Nagaland Declared Lumpy Skin Disease Positive State: Threat to Livestock and Wildlife

In a significant development, Nagaland has officially been designated as a Lumpy Skin Disease (LSD) positive state following the identification of the disease in four of its districts. According to The Prevention and Control of Infectious and Contagious Diseases in Animals Act, 2009, the Directorate of Animal Husbandry & Veterinary Services, in conjunction with the relevant state department, will take prompt actions to implement preventive measures. Lumpy skin disease, caused by the Capripox virus, poses a considerable threat to cattle, leading to significant morbidity. While the mortality rate is generally low, the disease results in substantial economic losses due to various factors such as loss of condition, reduced milk production, abortions, infertility, and damage to hides.

The World Animal Health Organization (OIE) recognizes Lumpy Skin Disease as a notifiable disease due to its potential for rapid spread and the associated economic consequences. The virus, also known as the “Neethling” virus, can wreak havoc on the livestock industry by causing increased mortality, reduced productivity, elevated control costs, trade disruptions, decreased market value, and food security challenges. Furthermore, the disease is not limited to domestic animals alone; it poses a threat to wildlife populations, including Deer, Bison, and Mithun.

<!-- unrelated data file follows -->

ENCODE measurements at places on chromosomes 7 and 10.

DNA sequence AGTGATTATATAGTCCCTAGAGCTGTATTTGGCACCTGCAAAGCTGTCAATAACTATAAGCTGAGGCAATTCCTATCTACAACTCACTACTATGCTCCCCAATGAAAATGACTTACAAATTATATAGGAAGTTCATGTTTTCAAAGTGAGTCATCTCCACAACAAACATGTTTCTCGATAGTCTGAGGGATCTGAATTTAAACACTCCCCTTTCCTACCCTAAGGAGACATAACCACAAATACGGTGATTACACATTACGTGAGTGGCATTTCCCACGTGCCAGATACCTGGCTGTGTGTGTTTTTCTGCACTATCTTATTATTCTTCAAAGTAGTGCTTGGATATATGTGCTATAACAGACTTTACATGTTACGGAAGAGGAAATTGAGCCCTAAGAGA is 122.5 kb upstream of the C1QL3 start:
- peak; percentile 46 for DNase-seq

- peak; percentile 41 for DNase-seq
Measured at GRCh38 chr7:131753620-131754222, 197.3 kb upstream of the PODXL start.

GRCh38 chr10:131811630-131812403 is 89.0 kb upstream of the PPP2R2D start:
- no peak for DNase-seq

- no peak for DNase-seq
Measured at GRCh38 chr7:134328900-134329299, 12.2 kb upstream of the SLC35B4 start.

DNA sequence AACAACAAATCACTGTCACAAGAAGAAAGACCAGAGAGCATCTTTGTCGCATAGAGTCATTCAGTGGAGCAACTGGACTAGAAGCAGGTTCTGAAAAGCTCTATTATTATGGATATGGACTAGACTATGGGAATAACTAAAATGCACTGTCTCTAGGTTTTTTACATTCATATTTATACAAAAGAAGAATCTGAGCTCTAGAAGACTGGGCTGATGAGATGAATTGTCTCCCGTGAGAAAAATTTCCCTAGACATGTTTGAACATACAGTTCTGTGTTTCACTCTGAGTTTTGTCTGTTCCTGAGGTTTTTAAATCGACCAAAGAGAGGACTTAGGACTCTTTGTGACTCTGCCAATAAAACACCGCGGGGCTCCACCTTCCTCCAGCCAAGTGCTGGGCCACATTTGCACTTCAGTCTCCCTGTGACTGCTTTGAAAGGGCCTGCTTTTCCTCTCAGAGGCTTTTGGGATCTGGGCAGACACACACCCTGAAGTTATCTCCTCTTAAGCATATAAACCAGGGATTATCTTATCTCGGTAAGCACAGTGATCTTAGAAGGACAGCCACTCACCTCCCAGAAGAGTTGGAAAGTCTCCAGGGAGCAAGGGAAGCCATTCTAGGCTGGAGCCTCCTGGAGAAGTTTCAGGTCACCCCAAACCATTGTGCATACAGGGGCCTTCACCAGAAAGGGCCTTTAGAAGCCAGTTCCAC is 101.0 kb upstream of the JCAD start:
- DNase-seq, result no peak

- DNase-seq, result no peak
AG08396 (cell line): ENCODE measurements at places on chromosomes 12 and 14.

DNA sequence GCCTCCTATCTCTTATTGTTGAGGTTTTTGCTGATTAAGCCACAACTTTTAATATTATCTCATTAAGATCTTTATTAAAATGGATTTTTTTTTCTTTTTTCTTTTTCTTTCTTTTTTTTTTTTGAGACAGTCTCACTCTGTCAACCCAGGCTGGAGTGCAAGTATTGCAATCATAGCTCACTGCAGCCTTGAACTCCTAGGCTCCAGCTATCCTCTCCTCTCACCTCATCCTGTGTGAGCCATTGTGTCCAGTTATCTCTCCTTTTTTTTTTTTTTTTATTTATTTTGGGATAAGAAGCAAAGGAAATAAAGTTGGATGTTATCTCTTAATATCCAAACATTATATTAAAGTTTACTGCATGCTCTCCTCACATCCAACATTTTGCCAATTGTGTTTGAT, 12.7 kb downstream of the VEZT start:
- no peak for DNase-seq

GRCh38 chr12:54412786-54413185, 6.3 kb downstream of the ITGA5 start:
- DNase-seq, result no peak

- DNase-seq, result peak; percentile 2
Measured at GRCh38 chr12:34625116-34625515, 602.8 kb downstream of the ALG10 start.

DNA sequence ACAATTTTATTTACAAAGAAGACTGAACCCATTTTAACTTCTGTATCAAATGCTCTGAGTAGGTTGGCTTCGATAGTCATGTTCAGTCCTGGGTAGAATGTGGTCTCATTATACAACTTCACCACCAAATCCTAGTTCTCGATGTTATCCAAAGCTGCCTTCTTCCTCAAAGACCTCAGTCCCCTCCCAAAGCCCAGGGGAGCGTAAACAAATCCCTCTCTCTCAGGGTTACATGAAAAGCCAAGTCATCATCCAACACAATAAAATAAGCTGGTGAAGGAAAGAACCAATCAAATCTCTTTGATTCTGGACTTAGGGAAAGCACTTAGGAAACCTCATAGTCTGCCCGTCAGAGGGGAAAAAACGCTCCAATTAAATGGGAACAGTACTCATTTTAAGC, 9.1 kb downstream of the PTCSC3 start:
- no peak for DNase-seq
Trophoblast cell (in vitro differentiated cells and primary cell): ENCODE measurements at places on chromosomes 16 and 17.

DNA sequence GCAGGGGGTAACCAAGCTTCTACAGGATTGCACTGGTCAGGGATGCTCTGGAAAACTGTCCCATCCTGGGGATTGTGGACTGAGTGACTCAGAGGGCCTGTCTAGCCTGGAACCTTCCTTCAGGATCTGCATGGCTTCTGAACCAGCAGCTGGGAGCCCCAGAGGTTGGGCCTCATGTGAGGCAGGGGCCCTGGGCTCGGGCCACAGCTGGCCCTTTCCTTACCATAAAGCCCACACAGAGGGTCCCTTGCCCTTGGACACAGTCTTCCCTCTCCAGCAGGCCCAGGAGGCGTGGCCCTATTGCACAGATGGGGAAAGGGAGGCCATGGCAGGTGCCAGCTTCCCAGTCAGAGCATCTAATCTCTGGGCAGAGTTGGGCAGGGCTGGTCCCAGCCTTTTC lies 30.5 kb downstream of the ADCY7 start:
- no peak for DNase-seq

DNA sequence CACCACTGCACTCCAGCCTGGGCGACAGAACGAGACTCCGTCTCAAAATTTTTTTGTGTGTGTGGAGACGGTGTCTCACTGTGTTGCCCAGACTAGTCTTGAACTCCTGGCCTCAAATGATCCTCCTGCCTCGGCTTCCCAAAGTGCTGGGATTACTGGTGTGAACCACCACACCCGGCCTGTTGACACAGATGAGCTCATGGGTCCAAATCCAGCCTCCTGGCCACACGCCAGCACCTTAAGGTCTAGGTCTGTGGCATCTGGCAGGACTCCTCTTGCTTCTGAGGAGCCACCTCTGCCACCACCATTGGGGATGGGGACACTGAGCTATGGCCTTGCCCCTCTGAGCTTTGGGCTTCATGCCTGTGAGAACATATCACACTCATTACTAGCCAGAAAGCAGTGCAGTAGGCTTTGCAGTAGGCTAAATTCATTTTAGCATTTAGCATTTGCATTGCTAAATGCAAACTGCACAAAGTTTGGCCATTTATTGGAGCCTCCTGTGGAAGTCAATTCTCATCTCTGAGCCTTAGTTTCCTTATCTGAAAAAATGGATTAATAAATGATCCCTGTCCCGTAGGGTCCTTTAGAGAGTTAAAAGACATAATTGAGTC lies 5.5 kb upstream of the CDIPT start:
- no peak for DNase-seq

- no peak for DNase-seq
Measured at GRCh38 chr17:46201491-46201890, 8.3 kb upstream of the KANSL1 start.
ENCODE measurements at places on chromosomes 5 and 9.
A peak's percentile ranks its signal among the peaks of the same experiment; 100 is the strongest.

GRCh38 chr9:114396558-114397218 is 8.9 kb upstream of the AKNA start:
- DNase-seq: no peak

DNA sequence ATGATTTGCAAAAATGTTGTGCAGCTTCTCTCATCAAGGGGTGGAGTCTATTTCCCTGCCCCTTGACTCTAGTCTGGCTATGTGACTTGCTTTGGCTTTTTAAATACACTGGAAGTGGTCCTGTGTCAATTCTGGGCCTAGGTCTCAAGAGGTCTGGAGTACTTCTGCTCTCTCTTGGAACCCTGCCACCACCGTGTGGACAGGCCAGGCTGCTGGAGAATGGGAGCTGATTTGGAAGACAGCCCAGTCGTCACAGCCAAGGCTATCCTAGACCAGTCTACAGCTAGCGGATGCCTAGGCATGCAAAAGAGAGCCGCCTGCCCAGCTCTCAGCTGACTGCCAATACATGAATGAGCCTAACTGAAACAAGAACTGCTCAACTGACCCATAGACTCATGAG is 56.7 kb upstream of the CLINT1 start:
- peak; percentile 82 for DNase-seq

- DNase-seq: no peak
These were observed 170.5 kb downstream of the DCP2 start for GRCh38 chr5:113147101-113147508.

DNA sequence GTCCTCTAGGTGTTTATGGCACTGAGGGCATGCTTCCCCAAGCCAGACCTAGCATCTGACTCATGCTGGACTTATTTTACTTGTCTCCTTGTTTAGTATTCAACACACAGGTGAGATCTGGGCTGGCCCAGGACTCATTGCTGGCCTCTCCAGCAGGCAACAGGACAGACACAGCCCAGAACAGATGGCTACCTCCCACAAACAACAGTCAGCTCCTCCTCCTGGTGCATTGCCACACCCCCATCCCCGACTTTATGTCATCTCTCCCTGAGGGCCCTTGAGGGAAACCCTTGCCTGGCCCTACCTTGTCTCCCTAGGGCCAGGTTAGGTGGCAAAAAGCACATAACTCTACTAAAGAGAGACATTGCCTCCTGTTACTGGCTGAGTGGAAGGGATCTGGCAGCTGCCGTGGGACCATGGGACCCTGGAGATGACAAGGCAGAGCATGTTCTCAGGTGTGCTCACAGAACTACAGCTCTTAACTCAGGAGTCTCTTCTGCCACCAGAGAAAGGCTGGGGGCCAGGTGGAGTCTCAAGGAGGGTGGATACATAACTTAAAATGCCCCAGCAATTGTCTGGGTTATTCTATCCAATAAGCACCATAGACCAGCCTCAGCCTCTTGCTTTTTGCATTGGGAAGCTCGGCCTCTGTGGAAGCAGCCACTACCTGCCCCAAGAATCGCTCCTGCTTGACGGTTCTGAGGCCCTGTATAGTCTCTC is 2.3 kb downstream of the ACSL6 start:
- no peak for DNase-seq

Lumpy skin disease is transmitted primarily through flies, ticks, and mosquitoes, making vector control measures crucial to curb its dissemination. Clinical manifestations of the disease include high fever, skin nodules, loss of appetite, nasal and eye discharges, and the formation of nodules on the animal’s body.

The current situation calls for swift and coordinated efforts by the authorities to contain the spread of LSD in Nagaland, safeguarding both the livestock industry and wildlife populations.